In summary, increasing peripheral endocannabinoid tone attenuates inflammatory hyperalgesia induced following repeated IFN-α administration. These data provide support for the endocannabinoid system in mediating and modulating heightened pain responding associated with IFNα-induced depression.”

https://www.ncbi.nlm.nih.gov/pubmed/31505257

“Inflammatory hyperalgesia is associated with altered endocannabinoid levels. Enhancing peripheral endocannabinoid tone attenuates IFN-α related hyperalgesia.”

https://www.sciencedirect.com/science/article/pii/S0889159119306063?via%3Dihub

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The effects of cannabis, cannabinoids, and their administration routes on pain control efficacy and safety: A systematic review and network meta-analysis.

“To determine the effects of cannabis, cannabinoids, and their administration routes on pain and adverse euphoria events.

Randomized controlled trials investigating the effects of cannabis or cannabinoids on pain reduction.

RESULTS:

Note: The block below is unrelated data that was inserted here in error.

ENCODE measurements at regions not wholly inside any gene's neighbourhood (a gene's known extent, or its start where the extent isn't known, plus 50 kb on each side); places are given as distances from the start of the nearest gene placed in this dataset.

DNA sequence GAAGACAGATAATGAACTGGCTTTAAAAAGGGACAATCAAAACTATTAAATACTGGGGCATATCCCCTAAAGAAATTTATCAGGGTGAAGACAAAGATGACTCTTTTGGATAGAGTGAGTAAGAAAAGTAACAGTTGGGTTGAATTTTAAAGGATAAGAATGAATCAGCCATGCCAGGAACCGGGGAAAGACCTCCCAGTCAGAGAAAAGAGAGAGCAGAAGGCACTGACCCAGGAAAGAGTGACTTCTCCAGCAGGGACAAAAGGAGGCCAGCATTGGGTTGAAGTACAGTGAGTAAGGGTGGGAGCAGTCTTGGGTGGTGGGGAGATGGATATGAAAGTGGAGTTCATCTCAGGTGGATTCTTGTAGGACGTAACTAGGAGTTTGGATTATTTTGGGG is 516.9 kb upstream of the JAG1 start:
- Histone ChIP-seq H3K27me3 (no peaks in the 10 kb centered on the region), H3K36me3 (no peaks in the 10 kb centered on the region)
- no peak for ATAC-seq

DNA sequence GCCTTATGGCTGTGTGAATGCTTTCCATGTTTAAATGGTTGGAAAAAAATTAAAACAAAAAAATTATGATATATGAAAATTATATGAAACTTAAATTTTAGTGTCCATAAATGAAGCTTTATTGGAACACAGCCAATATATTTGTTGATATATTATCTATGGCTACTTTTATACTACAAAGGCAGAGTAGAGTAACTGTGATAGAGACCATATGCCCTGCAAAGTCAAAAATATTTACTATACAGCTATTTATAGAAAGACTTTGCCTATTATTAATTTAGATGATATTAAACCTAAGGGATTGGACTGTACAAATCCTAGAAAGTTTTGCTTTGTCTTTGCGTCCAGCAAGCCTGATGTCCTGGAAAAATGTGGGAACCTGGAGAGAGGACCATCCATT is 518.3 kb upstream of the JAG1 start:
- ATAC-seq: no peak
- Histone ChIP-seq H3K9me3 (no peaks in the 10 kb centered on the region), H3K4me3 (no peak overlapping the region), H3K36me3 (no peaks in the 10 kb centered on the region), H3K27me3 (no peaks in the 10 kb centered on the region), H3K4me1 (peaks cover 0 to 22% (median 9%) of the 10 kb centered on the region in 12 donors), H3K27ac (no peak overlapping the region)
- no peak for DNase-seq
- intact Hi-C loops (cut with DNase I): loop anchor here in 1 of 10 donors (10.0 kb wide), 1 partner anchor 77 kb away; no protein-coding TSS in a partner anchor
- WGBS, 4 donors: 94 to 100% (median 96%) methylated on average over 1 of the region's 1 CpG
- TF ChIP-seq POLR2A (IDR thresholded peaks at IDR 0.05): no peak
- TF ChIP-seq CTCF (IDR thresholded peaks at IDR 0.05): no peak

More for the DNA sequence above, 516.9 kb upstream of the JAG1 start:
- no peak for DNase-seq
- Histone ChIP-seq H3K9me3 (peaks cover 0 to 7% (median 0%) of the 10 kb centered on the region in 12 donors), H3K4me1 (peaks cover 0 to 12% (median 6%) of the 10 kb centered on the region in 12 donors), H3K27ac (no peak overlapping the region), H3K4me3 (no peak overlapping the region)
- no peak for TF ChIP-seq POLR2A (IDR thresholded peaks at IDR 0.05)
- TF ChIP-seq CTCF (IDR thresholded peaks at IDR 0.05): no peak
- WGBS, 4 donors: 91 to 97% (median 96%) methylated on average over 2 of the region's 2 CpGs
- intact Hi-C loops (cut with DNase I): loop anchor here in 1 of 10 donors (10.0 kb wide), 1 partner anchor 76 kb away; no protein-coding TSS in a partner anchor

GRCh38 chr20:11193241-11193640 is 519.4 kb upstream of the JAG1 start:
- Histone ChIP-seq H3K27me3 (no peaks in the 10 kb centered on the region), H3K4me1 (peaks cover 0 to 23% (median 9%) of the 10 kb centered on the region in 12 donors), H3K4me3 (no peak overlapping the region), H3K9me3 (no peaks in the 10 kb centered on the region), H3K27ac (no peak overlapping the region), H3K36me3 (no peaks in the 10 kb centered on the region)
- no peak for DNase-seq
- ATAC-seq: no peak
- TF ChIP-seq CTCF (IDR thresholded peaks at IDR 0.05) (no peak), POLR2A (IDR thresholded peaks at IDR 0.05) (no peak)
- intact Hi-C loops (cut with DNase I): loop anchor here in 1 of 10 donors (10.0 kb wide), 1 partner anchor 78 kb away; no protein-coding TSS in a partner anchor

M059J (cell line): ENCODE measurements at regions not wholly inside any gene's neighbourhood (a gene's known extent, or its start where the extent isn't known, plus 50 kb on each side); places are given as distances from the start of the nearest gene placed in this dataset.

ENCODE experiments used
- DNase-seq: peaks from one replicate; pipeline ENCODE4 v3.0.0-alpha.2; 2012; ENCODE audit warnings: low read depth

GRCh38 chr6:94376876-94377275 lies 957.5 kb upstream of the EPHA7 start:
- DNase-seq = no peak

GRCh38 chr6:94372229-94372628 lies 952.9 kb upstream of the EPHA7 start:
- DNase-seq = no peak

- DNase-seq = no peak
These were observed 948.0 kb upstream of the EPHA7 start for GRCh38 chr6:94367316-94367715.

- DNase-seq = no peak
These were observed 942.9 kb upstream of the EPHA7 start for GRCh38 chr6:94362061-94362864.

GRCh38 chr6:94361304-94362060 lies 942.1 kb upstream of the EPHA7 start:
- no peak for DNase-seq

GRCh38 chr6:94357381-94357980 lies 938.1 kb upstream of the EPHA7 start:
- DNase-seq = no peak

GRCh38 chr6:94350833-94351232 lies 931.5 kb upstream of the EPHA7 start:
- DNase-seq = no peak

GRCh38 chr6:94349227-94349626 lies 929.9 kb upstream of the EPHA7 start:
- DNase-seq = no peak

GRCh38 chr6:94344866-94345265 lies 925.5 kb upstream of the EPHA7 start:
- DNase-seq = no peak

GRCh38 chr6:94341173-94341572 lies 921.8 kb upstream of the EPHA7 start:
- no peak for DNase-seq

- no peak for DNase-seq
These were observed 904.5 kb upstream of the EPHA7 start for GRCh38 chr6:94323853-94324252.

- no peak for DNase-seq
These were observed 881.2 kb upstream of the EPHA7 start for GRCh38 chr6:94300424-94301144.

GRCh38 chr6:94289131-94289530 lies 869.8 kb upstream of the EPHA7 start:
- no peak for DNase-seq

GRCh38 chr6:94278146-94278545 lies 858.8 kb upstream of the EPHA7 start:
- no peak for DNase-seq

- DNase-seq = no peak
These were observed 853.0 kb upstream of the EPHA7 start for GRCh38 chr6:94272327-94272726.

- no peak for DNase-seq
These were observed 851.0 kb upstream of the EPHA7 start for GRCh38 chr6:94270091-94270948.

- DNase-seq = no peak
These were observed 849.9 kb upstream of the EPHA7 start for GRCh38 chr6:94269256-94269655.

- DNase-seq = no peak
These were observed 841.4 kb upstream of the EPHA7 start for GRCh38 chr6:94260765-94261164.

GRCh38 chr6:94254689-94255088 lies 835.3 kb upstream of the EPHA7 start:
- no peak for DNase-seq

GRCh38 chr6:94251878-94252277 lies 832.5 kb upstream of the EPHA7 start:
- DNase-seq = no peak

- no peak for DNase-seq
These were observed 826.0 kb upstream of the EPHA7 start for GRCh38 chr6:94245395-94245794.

A total of 25 studies involving 2270 patients were included. We found that delta-9-tetrahydrocannabinol/cannabidiol (THC/CBD) (oromucosal route), THC (oromucosal route), and standardized dried cannabis (with THC; SCT; inhalation route) could reduce neuropathic pain score (SMD -0.41, 95% CI -0.7 to -0.1; -0.61, 95% CI -1.2 to -0.02; and -0.77, 95% CI -1.4 to -0.2; respectively). For nociceptive pain, only standardized cannabis extract (with THC; SCET) via oral route could reduce pain score (SMD -1.8, 95% C; -2.4 to -1.2). In cancer pain, THC/CBD via oromucosal route and THC via oral or oromucosal route could reduce pain score (SMD -0.7, 95% CI -1.2 to -0.2; and -2.1, 95% CI -2.8 to -1.4; respectively). No study was observed for THC/CBD via oral route or inhalation or THC via inhalation for cancer and nociceptive pain, SCET via oromucosal route or inhalation for neuropathic and cancer pain, THC via oromucosal route for nociceptive pain, and SCT via oromucosal or oral route for neuropathic, cancer, and nociceptive pain. Statistically significant increased risks of euphoria were observed in THC/CBD (oromucosal), THC (oromucosal), and SCT (inhalation).